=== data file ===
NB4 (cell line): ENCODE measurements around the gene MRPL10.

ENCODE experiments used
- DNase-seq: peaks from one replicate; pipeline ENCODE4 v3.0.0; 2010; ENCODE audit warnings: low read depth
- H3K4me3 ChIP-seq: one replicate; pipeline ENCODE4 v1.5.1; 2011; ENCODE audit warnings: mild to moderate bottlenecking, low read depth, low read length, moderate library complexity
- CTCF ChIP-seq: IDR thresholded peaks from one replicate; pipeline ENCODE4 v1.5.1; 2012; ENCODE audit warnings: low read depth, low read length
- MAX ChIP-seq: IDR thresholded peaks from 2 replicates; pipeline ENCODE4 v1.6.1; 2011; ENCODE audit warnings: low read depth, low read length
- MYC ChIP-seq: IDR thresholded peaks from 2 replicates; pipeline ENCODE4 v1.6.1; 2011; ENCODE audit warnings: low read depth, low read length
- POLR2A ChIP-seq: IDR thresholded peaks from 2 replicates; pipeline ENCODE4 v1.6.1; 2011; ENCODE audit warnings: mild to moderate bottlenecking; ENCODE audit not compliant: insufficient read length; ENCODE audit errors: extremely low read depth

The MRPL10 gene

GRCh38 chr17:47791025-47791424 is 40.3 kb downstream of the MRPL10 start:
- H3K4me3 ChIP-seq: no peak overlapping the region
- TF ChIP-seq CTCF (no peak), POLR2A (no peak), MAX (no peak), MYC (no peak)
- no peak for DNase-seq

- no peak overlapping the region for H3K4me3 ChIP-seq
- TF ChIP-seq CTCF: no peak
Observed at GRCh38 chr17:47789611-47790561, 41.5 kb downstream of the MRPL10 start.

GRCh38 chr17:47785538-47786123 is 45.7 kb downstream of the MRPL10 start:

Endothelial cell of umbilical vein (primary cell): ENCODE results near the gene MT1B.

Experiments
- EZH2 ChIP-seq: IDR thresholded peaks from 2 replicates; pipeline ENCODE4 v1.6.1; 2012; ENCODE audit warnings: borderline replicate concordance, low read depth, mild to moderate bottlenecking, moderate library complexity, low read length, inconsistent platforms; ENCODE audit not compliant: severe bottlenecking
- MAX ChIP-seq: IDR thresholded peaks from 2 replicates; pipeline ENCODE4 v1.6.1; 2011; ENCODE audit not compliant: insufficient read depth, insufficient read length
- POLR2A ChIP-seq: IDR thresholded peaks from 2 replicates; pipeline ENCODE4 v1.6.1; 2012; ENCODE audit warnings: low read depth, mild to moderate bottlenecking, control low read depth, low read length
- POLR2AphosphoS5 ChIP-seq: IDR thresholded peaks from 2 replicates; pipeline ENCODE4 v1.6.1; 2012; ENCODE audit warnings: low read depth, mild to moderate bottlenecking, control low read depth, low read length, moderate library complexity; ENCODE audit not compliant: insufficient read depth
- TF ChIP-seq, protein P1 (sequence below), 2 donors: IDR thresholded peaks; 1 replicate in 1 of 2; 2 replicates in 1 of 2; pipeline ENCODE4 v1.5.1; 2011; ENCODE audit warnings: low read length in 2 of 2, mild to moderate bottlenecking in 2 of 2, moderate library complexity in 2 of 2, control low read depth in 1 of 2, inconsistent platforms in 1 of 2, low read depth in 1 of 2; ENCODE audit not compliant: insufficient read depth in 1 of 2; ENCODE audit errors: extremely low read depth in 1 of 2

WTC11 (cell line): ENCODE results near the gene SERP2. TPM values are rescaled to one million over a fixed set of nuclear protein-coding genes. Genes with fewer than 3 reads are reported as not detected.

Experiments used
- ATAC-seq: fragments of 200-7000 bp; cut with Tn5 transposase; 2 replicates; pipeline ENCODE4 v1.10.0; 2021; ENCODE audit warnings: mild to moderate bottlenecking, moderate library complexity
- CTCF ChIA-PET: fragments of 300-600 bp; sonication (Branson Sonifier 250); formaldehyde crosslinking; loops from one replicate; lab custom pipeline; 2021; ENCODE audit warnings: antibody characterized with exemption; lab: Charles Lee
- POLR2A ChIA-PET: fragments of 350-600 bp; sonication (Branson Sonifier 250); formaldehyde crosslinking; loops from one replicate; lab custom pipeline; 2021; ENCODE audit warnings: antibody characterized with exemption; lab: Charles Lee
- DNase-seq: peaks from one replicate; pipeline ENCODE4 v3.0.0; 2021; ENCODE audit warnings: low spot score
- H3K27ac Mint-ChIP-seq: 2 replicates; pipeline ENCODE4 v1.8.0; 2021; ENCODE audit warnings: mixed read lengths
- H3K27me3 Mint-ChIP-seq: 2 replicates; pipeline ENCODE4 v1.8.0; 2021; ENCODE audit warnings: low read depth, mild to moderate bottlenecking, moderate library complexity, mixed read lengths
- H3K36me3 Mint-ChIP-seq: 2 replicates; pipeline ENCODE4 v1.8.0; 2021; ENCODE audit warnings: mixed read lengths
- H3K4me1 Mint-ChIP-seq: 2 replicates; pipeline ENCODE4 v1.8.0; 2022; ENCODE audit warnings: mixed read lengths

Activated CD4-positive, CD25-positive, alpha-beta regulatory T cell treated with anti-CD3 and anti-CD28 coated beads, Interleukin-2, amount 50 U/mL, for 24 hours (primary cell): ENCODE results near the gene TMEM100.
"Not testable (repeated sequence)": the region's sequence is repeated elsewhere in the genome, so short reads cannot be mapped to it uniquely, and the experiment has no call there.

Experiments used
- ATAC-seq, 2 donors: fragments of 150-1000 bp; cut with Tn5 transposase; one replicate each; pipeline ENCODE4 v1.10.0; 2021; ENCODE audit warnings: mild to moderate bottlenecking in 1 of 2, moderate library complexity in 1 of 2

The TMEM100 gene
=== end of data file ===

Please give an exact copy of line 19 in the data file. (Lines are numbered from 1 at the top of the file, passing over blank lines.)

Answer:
Experiments